A week of acquisitions tells us a lot about the near future of work

It was a week that seemed dominated by news of acquisitions:

  • Yahoo acquired Astrid, the team task manager application, and it looks like the app will be shut down in 90 days. This led to a scramble by firms like Wunderkind to make it easier for Astrid users to import their downloaded data from Astrid. One rumor is that Yahoo is attempting to counter the acquisition of Orchestra’s Mailbox by Dropbox. Note that this was the seventh acquisition by Yahoo in recent months: StampedOnTheAirSnip.it,  AlikeSummly, and Jybe.
  • Salesforce.com acquired Clipboard, the award-winning file- and link-sharing app, and it simultaneously announced the service would be shutting down June 30, 2013. This deal looks like an team acquihire, with the Clipboard team being assigned to some Salesforce.com’s “singular platform for building new capabilities.” But that might be doublespeak for a push by Saleforce.com to get into the huge market for file sharing led by Dropbox and Box.
  • Box acquired Crocodoc, and Box CEO Aaron Levie told me that he would continue licensing the document rendering service’s offering to his competitors as well as using its market dominance to push the combined companies ahead.

On one level, this is just the way that things happen in the social tools marketplace, or even the larger software marketplace. But when you reflect on the buying spree going on in the sector, a number of trends seem to be developing.

First, there is a well-known talent deficit in the marketplace, and companies like Yahoo, Salesforce.com, and Box need bright, hardworking developers with proven track records in bringing tools to market. They need literally as many as they can beg, borrow, or steal. Acquisition may be more expensive that hiring individuals one by one, but it may be pennies on the dollar relative to the costs of pulling individuals into a working connective that can produce high-quality products.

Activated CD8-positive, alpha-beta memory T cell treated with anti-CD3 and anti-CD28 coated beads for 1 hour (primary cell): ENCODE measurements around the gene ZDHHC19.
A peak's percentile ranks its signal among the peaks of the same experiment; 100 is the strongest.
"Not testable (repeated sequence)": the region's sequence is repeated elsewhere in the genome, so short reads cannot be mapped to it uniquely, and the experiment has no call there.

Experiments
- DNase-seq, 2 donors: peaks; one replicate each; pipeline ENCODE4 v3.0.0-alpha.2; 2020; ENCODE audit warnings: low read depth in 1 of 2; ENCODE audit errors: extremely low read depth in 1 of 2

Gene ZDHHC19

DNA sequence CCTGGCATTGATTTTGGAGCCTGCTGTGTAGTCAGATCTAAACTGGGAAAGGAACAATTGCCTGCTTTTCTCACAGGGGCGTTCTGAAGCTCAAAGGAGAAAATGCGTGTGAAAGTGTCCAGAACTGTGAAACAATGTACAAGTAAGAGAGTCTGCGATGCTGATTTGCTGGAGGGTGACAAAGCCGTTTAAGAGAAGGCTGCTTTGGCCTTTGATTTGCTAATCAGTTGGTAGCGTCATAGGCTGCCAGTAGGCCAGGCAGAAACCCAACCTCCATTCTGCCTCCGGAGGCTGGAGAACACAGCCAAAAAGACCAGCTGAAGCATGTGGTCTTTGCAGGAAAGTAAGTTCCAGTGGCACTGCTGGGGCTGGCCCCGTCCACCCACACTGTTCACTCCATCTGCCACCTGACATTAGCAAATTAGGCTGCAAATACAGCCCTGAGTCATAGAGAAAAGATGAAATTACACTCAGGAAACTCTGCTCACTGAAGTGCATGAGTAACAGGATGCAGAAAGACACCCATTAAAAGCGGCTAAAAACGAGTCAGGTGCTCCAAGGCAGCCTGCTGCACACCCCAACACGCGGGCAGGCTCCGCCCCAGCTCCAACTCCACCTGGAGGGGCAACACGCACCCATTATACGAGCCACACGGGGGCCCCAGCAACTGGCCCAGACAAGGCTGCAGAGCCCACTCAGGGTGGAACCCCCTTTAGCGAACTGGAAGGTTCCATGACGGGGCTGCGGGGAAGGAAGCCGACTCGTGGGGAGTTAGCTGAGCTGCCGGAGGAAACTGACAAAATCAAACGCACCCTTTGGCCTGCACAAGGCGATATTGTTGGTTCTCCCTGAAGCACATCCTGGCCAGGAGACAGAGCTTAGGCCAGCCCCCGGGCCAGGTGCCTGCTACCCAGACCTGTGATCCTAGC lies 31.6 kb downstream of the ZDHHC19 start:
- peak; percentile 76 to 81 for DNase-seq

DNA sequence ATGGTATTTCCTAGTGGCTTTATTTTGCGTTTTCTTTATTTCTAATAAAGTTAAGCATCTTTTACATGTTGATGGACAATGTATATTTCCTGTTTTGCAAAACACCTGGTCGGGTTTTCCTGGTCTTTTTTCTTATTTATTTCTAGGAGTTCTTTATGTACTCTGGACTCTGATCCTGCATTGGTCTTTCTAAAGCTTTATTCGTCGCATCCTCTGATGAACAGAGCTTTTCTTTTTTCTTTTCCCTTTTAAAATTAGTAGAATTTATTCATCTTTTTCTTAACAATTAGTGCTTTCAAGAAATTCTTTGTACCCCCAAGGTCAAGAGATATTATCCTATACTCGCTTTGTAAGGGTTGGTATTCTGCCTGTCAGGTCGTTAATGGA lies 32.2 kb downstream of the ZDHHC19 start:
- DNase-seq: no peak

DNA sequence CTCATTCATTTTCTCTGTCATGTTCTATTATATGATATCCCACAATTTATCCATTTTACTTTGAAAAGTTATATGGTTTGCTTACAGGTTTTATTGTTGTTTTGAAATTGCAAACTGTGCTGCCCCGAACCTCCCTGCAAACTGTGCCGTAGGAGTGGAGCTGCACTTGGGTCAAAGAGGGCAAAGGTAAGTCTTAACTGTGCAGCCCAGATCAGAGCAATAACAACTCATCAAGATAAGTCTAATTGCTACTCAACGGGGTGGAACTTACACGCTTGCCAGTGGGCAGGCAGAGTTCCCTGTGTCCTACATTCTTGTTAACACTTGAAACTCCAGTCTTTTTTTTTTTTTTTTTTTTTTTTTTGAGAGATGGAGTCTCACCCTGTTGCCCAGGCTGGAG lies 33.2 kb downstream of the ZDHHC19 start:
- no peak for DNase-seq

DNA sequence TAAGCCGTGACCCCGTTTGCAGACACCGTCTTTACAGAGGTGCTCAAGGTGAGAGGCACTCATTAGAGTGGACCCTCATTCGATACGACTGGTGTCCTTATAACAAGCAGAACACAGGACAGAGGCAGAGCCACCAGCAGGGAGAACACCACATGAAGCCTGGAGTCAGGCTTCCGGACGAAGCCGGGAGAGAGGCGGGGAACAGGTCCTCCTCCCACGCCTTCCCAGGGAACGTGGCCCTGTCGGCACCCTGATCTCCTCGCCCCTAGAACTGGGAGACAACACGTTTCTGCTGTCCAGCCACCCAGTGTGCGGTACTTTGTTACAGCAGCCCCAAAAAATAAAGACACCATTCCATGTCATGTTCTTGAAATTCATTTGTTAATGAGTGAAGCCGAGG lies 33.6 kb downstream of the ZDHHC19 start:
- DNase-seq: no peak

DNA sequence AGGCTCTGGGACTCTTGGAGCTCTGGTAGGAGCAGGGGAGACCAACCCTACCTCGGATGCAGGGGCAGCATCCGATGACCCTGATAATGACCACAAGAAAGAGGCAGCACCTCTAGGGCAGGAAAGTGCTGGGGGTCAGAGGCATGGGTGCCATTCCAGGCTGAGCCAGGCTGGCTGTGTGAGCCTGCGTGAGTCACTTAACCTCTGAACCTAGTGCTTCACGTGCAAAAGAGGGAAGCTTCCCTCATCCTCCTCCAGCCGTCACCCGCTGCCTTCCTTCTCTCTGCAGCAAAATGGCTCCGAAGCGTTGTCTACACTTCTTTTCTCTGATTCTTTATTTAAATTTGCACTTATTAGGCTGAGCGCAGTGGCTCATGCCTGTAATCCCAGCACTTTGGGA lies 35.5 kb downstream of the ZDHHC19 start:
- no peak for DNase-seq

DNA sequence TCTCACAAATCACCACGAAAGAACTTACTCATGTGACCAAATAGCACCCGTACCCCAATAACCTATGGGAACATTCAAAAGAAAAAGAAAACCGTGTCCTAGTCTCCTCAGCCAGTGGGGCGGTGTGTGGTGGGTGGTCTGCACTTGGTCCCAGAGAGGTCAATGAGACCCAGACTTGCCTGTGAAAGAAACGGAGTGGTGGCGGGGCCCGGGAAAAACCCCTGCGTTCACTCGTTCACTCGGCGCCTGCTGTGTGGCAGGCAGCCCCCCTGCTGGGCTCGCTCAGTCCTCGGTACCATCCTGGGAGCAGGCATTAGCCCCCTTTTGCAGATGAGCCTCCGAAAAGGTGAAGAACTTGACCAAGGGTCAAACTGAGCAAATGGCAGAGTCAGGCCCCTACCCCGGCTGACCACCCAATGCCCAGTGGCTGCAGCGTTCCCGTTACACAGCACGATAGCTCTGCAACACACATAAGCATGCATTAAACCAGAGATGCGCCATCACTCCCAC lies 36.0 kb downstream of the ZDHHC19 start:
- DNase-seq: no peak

Second, these larger, more well-established firms have looked out at the horizon, and they know that there is a huge transition looming for enterprise social software. Hundreds of billions of dollars will be spent over the next decade as companies drop the old-school software architecture based on in-house servers, behind-the-firewall on-premise software, and desktop PC devices. The transition to cloud-based software, Software as a Service, and smart “proximal” devices will upend nearly every principle of 20th century enterprise computing. (Note: I use ‘”proximal,” not mobile, for the smart devices we have with us at all times, because 60 percent of their use is in the home and the office, so mobility is not their defining characteristic, although they are mobile. They are proximal because we keep them close to hand: generally, never out of reach.) These companies believe –as do I — that the entire model of enterprise information technology and the practices surrounding its sale, provisioning, care, and feeding are set to be revolutionized. And so competitors in this space have to make a lot of small bets, since the specifics of how the new-world order will fall out are unknowable. So they need to acquire a lot of smaller, promising technologies and push ahead with them, to see what is going to work.

Third, some elements of the near future world of work are fairly clear, even if we can’t see all of it yet.

For example, we are moving to a world where file sharing and synchronization will be the foundation of social applications. This is a given. However, the vendors providing our operating platforms — Apple, Google, and Windows — have fumbled the future, allowing upstarts like Box and Dropbox (and to a lesser extent companies like Clip.it, Clipboard, and Crocodoc) to take the lead in file sharing and sync.

Clayton Christensen is laughing somewhere, because this may be the point of leverage for an upsetting of the operating platform market place. If I were Tim Cook, I’d peel $10 billion off the company’s enormous wad of cash for Dropbox and drop the iCloud nonsense.

Other things we can extrapolate about the near future of work include the fact that task management will continue to be the central theme of cowork, even as the transition from older-style collaborative work to postnormal cooperative work proceeds. Tasks will persist as a means to break work into an atomic level, and people will continue to coordinate their activities through the life cycle and aggregation of tasks. The mechanisms for sharing them may shift from storing them in collaborative contexts to pulling them through social networks, but share them we will.

So, another week, another polishing of the crystal ball.